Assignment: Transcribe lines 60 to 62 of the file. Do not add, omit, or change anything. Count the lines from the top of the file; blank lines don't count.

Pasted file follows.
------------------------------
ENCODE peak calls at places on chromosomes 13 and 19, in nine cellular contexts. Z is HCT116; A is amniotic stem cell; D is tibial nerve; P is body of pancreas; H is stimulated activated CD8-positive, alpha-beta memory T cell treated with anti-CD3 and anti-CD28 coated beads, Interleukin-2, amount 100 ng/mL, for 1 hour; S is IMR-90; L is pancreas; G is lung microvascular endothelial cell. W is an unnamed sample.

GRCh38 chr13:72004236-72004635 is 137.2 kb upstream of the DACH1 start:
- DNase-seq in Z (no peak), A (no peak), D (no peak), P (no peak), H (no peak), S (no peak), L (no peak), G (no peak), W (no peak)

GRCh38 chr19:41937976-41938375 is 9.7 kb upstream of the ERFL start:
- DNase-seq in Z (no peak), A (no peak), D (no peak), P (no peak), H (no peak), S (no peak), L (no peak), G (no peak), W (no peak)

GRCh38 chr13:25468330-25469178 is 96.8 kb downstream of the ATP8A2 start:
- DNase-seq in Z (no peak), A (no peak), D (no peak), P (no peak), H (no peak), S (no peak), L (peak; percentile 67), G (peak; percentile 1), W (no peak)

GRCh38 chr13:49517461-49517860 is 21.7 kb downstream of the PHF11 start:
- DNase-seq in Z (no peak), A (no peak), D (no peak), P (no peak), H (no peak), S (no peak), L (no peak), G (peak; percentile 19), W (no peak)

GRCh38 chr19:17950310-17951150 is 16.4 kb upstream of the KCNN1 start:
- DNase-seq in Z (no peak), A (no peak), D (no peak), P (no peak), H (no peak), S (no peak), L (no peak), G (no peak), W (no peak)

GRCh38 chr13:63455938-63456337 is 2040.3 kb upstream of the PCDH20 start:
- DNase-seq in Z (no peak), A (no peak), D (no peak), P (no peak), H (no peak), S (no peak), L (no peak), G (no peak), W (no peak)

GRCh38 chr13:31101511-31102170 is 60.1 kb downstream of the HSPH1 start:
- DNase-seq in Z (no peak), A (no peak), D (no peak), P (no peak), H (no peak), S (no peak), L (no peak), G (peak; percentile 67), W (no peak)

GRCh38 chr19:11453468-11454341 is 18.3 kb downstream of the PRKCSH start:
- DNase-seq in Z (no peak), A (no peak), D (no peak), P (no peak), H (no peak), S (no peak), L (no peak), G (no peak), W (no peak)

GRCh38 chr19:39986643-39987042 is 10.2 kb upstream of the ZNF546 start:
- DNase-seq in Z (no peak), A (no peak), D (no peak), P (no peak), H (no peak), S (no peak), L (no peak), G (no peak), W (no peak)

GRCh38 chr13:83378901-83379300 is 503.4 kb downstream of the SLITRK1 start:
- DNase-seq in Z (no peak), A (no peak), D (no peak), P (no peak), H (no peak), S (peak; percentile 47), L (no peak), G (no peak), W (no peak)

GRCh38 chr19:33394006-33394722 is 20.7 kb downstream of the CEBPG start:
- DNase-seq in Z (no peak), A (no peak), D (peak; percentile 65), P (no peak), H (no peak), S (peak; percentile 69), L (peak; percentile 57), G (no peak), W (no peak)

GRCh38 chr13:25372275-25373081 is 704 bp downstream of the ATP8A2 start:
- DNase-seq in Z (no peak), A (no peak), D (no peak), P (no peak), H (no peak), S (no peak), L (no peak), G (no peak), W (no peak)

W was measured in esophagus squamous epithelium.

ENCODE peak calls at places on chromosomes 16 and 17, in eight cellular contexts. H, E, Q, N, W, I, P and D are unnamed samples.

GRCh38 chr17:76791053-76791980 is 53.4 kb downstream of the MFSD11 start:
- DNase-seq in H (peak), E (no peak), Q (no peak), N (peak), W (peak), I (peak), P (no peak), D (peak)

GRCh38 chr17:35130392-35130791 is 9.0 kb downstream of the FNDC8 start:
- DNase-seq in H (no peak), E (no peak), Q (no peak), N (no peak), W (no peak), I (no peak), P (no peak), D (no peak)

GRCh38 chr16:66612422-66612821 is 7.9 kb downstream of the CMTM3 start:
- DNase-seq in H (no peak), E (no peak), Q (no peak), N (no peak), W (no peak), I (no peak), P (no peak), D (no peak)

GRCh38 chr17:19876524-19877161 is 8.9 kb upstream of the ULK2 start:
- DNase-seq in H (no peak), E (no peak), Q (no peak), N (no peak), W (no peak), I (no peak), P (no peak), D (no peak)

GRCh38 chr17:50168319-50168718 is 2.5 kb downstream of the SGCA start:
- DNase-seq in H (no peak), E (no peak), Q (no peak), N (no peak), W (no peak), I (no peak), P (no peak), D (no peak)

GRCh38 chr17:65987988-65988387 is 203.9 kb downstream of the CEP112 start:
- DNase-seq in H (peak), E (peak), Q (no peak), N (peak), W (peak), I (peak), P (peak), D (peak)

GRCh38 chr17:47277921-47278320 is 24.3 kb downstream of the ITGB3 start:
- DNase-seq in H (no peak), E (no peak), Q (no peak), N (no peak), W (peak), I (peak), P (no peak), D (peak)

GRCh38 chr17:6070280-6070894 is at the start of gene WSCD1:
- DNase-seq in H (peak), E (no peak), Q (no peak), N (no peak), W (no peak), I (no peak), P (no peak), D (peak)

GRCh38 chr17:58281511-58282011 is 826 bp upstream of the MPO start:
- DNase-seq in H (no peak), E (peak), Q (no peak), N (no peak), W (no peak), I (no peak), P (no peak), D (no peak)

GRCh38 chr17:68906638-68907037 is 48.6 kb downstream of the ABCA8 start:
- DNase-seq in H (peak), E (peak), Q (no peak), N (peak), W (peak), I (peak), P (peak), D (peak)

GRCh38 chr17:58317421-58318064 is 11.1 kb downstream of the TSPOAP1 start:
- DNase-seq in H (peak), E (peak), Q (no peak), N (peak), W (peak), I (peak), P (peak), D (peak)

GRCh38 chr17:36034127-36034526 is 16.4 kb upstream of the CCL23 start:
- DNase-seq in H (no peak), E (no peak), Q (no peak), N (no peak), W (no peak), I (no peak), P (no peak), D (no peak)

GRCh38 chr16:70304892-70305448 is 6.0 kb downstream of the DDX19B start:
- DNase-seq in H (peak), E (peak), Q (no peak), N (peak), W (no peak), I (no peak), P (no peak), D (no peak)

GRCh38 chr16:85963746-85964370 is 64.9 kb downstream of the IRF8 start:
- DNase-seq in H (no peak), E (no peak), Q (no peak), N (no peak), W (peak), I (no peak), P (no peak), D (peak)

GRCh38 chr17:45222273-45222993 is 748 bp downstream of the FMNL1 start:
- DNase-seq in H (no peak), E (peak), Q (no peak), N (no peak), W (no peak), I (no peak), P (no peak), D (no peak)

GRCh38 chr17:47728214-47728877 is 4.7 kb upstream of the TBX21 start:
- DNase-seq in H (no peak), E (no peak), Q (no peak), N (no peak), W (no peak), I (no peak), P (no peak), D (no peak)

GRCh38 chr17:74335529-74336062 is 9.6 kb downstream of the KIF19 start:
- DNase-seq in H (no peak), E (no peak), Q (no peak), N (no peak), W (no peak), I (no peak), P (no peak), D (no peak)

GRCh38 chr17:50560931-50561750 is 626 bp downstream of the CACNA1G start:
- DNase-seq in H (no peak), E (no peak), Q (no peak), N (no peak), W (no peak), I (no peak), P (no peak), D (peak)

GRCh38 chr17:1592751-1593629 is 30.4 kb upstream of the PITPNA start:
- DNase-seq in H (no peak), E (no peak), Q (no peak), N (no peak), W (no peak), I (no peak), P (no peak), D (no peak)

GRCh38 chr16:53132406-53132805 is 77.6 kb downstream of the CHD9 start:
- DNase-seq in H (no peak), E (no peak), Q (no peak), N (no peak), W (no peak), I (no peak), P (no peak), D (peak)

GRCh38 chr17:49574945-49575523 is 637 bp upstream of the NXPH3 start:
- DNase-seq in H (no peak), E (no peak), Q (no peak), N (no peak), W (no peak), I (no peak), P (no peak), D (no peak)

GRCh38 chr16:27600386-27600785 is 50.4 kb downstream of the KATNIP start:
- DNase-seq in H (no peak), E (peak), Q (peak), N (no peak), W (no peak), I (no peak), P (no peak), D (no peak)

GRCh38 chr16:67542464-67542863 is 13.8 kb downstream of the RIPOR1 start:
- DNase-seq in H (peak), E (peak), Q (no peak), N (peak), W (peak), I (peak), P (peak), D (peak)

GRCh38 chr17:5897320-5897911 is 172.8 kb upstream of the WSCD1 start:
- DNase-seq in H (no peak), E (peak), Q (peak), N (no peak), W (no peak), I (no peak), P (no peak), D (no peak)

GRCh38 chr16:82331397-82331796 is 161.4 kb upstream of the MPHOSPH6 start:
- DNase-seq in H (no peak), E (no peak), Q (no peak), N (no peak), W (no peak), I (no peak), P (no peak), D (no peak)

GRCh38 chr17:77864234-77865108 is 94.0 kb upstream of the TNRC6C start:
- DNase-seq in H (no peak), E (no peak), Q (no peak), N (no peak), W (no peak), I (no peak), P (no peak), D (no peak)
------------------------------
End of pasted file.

GRCh38 chr17:74335529-74336062 is 9.6 kb downstream of the KIF19 start:
- DNase-seq in H (no peak), E (no peak), Q (no peak), N (no peak), W (no peak), I (no peak), P (no peak), D (no peak)

GRCh38 chr17:50560931-50561750 is 626 bp downstream of the CACNA1G start: